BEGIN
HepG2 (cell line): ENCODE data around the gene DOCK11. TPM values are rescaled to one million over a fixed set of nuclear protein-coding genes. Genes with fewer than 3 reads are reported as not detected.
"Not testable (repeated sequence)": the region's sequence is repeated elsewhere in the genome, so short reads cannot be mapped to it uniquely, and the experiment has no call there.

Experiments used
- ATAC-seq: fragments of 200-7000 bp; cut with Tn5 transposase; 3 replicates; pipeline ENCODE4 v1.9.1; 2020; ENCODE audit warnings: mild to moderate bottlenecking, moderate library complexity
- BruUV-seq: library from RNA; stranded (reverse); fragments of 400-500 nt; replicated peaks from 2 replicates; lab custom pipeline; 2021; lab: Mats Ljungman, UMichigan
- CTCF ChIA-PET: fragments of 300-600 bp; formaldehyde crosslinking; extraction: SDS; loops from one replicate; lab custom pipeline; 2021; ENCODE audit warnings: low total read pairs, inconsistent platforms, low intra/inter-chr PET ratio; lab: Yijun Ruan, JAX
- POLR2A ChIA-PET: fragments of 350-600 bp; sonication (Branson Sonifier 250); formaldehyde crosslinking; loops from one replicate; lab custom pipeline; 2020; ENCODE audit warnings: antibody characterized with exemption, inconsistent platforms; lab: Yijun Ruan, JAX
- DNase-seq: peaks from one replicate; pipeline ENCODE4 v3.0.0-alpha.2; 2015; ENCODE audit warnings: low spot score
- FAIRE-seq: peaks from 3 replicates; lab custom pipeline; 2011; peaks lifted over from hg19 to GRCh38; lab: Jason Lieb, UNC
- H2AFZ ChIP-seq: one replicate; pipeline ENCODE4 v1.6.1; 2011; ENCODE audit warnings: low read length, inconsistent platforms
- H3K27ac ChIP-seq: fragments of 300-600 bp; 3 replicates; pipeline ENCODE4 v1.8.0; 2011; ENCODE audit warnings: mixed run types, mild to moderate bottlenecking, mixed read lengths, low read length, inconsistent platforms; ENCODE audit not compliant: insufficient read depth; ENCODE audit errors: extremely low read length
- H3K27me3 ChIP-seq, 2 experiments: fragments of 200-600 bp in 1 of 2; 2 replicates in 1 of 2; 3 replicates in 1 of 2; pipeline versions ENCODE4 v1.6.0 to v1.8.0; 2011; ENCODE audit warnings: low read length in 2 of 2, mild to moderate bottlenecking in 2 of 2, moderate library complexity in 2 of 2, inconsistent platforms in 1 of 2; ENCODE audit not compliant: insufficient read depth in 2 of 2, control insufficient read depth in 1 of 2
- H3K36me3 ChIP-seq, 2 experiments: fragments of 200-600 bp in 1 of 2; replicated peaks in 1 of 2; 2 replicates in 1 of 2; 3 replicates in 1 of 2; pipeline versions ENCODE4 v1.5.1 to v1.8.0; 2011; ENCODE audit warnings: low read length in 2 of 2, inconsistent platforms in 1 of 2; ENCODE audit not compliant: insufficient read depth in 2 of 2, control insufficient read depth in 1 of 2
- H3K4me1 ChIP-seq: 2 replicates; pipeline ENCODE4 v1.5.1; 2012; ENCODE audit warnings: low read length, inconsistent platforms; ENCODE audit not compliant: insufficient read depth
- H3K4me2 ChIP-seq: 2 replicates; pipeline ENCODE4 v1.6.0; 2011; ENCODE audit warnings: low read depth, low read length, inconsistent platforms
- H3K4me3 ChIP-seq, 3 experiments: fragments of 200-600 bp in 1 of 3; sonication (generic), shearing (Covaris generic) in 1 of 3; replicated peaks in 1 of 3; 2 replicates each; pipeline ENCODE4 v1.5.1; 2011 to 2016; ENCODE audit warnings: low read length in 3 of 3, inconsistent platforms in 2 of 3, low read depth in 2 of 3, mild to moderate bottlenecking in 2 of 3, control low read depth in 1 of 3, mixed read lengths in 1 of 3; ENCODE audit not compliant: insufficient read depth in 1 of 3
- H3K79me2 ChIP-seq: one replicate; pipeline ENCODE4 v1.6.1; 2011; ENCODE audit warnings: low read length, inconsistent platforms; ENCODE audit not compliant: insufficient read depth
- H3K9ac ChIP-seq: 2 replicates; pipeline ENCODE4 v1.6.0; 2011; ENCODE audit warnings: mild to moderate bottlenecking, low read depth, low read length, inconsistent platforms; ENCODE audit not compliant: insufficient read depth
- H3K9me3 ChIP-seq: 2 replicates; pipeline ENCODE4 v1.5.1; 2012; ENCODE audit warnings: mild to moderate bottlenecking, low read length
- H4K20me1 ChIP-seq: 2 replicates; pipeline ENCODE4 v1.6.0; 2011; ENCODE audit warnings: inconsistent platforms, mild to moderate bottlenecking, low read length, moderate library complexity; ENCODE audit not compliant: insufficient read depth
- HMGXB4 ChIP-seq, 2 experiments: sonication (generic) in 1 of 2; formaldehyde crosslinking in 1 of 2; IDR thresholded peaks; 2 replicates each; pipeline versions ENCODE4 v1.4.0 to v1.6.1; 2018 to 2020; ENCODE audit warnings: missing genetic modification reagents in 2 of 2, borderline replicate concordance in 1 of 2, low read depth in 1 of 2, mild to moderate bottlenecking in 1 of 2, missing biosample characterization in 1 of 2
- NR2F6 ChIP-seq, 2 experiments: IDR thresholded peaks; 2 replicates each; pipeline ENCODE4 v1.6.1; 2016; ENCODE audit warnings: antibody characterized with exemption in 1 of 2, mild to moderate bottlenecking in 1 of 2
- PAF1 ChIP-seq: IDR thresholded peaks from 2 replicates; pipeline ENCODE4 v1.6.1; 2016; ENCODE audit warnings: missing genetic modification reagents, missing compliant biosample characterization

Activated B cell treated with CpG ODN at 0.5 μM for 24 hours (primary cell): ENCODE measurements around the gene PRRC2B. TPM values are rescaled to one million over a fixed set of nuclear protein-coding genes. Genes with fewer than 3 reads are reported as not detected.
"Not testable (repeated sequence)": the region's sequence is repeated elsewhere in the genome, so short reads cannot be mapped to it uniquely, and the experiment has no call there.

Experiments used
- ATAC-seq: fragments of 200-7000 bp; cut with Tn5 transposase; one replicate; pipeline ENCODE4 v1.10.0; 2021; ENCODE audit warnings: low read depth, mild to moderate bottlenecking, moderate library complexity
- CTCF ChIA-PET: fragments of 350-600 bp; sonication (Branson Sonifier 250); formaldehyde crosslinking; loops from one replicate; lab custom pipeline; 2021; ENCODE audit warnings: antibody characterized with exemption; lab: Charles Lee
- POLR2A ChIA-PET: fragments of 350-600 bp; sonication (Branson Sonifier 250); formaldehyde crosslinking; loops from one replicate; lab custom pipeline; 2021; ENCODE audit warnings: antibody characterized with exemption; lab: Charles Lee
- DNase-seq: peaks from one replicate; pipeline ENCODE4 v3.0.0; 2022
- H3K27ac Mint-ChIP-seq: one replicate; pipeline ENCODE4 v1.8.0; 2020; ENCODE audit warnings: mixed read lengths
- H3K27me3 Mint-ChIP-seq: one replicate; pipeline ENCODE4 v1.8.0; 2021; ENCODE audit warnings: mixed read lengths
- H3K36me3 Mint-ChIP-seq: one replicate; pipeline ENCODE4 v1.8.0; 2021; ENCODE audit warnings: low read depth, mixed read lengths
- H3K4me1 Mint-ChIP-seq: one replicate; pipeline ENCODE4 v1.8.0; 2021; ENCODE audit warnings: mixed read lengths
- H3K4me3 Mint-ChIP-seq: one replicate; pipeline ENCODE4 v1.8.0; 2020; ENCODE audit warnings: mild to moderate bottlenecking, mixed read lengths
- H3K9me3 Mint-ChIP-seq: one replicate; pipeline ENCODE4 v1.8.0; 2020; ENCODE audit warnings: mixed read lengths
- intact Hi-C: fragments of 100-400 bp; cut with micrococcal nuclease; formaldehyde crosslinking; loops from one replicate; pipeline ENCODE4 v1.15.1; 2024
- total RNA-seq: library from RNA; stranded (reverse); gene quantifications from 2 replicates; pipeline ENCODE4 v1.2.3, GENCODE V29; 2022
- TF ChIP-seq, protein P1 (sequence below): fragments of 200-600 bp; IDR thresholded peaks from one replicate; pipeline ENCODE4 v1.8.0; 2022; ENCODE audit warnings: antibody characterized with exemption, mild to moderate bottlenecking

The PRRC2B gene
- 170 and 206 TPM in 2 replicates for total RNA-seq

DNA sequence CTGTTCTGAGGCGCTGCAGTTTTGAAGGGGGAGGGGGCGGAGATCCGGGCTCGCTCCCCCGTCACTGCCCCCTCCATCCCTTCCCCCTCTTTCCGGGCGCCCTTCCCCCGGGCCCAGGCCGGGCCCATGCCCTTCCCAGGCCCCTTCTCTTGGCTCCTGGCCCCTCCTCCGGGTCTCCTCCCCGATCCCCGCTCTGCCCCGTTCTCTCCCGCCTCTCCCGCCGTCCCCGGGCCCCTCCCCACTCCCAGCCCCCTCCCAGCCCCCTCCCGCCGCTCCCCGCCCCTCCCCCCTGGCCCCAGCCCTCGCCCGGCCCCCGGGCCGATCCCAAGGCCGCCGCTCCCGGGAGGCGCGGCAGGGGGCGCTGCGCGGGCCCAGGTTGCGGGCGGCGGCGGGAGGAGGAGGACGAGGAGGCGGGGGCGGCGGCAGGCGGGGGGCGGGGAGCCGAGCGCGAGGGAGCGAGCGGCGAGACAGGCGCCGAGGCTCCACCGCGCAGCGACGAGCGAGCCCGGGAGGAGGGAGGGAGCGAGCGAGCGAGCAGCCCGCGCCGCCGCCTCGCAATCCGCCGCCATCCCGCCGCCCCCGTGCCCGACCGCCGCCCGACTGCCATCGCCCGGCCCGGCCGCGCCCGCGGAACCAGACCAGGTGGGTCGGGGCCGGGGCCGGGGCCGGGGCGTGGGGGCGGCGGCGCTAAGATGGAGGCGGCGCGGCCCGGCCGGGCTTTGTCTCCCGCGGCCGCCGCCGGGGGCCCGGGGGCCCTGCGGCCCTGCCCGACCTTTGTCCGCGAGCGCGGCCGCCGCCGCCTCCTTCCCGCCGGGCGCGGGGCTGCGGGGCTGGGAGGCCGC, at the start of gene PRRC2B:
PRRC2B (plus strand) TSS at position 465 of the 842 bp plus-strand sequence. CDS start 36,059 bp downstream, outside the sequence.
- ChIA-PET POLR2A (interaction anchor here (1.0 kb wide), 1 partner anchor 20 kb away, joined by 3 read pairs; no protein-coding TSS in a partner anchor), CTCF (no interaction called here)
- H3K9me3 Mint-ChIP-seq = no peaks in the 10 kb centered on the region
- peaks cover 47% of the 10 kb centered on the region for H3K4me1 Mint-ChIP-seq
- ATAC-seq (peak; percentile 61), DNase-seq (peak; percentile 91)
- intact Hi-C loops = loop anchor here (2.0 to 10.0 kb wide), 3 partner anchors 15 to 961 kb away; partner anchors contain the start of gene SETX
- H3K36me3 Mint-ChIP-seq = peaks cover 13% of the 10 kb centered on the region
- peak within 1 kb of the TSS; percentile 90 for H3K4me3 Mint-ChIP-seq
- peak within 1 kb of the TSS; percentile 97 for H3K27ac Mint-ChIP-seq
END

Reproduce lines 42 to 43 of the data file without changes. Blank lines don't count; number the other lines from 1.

DNA sequence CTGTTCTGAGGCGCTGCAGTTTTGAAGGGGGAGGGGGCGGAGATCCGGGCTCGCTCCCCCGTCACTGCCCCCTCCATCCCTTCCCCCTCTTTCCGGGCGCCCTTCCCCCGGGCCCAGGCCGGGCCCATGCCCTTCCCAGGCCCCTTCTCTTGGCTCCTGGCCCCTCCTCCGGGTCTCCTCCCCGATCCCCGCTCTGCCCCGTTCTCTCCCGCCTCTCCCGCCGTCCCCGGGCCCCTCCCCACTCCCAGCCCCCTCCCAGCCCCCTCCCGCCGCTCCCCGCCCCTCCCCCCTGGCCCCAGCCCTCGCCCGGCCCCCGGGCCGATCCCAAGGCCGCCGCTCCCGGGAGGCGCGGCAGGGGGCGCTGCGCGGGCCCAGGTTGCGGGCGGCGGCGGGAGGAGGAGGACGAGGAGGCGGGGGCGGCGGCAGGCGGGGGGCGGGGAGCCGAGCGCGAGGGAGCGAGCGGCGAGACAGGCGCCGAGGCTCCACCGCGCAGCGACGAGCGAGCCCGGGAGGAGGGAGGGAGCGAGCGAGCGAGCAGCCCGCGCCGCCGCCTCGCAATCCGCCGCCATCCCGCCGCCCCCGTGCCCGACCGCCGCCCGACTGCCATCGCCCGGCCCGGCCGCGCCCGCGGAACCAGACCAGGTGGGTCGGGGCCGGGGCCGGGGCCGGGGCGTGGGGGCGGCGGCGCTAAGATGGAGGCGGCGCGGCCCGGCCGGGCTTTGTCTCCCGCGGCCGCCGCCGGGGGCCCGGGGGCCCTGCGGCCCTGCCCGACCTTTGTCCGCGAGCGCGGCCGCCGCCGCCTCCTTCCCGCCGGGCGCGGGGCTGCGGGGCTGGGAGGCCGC, at the start of gene PRRC2B:
PRRC2B (plus strand) TSS at position 465 of the 842 bp plus-strand sequence. CDS start 36,059 bp downstream, outside the sequence.